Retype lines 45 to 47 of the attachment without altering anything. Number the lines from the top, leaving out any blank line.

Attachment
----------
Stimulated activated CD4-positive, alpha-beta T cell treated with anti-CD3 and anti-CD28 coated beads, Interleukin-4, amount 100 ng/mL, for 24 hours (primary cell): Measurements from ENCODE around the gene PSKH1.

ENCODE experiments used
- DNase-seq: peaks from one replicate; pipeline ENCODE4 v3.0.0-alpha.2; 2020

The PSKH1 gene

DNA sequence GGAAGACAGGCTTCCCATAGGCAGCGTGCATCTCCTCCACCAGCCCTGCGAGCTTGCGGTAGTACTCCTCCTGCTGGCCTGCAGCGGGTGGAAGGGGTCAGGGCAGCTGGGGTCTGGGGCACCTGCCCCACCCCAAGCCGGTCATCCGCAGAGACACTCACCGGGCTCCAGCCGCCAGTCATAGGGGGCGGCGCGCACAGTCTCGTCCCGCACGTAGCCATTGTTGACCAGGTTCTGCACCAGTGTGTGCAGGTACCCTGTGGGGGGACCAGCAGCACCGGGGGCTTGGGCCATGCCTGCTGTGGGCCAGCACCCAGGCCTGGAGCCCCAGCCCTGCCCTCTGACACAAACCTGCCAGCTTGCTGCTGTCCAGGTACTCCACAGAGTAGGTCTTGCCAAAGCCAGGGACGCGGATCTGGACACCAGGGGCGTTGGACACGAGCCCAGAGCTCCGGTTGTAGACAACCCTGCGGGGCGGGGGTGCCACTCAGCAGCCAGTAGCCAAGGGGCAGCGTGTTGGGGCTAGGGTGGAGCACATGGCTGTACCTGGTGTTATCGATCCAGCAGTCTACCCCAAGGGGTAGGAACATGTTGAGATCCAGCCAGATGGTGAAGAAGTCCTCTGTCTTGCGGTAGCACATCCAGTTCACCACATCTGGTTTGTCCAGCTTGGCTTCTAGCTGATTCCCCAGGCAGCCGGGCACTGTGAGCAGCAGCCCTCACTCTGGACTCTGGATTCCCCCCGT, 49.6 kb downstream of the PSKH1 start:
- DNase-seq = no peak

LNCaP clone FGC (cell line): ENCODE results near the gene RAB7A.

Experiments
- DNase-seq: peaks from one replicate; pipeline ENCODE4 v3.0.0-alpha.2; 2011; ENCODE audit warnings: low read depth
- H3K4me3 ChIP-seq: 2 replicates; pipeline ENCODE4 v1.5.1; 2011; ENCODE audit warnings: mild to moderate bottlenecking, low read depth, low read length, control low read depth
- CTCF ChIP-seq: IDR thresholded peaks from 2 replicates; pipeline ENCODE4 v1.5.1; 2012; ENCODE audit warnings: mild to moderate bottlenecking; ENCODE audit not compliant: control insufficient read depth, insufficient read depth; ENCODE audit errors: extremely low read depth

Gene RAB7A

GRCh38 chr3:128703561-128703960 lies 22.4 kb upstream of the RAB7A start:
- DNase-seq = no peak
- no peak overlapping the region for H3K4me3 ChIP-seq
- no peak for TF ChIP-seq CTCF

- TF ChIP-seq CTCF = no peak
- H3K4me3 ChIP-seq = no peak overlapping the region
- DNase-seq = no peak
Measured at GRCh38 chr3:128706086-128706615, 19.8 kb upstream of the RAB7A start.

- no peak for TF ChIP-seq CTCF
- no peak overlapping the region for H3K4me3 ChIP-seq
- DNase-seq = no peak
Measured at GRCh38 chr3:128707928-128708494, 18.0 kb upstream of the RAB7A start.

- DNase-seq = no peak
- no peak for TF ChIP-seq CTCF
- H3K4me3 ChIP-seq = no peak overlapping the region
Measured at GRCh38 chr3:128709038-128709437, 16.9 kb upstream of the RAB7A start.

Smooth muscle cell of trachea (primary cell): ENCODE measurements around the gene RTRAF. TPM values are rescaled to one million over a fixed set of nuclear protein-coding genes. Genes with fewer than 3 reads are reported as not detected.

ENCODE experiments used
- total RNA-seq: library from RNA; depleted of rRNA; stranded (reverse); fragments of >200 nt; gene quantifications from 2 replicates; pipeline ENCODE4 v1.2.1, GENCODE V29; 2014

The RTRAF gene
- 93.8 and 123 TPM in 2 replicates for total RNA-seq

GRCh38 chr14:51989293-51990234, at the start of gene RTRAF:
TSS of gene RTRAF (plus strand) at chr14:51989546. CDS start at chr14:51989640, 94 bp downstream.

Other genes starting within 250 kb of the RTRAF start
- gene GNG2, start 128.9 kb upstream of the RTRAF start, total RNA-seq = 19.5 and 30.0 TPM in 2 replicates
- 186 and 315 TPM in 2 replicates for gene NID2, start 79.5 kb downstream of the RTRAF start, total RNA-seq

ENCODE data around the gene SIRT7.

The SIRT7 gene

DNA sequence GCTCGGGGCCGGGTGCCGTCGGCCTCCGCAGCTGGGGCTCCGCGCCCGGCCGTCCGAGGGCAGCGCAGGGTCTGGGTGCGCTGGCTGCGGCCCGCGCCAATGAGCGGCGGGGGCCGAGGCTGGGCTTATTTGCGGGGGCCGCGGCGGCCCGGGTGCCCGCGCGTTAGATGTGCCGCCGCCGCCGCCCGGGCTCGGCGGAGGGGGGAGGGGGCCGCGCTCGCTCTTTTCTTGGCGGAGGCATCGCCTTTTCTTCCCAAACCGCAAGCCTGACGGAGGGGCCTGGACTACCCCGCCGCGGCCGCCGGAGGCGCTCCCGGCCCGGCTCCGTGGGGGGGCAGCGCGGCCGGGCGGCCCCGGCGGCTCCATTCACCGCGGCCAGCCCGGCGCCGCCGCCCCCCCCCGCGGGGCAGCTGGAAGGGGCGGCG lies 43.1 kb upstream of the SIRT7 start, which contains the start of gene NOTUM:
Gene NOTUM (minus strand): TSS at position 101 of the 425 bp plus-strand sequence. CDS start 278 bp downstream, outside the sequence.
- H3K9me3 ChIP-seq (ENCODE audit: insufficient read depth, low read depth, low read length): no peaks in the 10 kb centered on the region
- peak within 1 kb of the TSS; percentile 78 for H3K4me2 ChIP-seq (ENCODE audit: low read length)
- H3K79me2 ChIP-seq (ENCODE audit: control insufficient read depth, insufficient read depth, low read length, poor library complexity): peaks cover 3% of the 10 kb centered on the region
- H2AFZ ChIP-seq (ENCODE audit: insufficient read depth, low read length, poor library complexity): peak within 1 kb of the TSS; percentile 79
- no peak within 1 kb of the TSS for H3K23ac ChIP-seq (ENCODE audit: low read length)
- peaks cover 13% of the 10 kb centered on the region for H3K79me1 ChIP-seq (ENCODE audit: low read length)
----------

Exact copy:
- H3K79me2 ChIP-seq (ENCODE audit: control insufficient read depth, insufficient read depth, low read length, poor library complexity): peaks cover 3% of the 10 kb centered on the region
- H2AFZ ChIP-seq (ENCODE audit: insufficient read depth, low read length, poor library complexity): peak within 1 kb of the TSS; percentile 79
- no peak within 1 kb of the TSS for H3K23ac ChIP-seq (ENCODE audit: low read length)